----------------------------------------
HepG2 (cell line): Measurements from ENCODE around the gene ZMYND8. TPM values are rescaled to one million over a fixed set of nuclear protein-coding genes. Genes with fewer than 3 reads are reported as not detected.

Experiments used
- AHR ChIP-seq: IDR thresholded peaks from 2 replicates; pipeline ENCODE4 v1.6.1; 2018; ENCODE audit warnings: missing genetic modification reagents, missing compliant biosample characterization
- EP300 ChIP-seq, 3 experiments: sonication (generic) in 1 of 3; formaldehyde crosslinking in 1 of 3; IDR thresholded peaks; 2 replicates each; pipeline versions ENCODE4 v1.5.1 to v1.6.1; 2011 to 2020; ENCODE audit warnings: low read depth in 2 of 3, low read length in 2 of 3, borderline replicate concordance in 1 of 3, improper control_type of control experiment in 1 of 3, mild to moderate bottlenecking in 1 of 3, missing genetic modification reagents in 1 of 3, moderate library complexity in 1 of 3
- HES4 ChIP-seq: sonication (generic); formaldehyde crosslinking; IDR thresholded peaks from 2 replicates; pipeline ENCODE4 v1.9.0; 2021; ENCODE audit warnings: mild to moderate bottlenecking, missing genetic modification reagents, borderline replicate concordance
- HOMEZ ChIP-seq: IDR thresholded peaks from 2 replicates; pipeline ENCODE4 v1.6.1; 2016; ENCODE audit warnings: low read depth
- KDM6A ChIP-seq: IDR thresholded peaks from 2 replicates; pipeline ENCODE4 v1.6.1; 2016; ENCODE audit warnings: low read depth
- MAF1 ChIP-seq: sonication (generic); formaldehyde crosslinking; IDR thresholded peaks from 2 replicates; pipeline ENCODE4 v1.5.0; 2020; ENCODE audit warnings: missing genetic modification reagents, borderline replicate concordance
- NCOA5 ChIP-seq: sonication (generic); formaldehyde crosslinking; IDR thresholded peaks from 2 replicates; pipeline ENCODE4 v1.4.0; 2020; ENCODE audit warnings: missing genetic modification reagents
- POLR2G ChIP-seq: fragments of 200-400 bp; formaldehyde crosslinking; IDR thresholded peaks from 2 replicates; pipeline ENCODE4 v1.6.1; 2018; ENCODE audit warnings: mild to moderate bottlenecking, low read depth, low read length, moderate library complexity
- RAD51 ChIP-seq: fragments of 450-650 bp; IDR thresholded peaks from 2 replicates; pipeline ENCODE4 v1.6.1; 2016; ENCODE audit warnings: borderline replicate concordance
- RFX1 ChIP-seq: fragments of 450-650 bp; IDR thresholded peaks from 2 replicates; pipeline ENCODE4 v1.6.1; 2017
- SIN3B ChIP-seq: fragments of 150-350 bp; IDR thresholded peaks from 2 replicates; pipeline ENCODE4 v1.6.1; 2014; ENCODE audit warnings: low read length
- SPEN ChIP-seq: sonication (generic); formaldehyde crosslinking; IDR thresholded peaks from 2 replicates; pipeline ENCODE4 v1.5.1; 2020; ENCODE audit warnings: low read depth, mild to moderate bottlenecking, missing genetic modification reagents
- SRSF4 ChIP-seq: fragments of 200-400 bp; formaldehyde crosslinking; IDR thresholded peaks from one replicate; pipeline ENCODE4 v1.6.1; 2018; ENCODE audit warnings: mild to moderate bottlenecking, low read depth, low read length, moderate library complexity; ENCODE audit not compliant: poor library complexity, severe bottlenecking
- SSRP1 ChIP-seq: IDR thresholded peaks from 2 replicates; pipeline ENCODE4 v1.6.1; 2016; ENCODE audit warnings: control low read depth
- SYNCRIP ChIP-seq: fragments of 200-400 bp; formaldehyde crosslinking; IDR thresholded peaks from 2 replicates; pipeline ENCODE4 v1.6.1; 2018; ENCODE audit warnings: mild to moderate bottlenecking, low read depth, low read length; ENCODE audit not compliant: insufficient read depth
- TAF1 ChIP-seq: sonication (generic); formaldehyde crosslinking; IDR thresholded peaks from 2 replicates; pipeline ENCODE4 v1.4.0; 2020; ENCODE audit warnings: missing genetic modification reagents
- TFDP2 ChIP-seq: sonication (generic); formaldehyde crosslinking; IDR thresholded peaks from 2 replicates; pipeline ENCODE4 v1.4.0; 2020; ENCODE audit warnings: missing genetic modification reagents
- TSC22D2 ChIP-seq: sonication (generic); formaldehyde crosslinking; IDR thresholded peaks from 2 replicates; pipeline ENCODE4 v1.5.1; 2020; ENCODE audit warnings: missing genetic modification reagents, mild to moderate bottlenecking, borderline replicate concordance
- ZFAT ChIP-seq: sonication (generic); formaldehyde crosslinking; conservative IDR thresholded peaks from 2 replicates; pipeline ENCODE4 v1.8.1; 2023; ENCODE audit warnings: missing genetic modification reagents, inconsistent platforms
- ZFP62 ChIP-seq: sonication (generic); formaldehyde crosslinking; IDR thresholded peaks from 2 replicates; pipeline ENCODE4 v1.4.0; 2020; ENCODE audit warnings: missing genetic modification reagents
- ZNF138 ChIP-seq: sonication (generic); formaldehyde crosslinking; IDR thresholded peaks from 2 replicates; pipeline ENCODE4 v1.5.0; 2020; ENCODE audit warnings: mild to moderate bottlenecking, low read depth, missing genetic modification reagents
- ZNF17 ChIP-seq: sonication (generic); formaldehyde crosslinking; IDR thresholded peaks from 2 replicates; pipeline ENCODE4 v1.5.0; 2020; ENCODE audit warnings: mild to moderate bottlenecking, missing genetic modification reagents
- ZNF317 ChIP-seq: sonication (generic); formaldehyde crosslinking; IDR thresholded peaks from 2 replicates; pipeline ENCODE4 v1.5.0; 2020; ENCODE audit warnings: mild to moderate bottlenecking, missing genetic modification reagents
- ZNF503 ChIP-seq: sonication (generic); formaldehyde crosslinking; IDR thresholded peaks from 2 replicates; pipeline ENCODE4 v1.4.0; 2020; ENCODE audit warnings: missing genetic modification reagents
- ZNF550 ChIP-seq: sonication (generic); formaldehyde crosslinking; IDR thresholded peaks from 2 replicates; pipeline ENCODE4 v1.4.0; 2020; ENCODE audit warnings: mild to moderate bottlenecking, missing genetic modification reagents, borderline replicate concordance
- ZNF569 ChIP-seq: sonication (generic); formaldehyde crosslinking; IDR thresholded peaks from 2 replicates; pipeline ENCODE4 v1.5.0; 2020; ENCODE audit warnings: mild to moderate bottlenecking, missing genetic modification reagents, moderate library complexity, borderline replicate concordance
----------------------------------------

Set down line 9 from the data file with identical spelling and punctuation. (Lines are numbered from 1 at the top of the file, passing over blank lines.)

- NCOA5 ChIP-seq: sonication (generic); formaldehyde crosslinking; IDR thresholded peaks from 2 replicates; pipeline ENCODE4 v1.4.0; 2020; ENCODE audit warnings: missing genetic modification reagents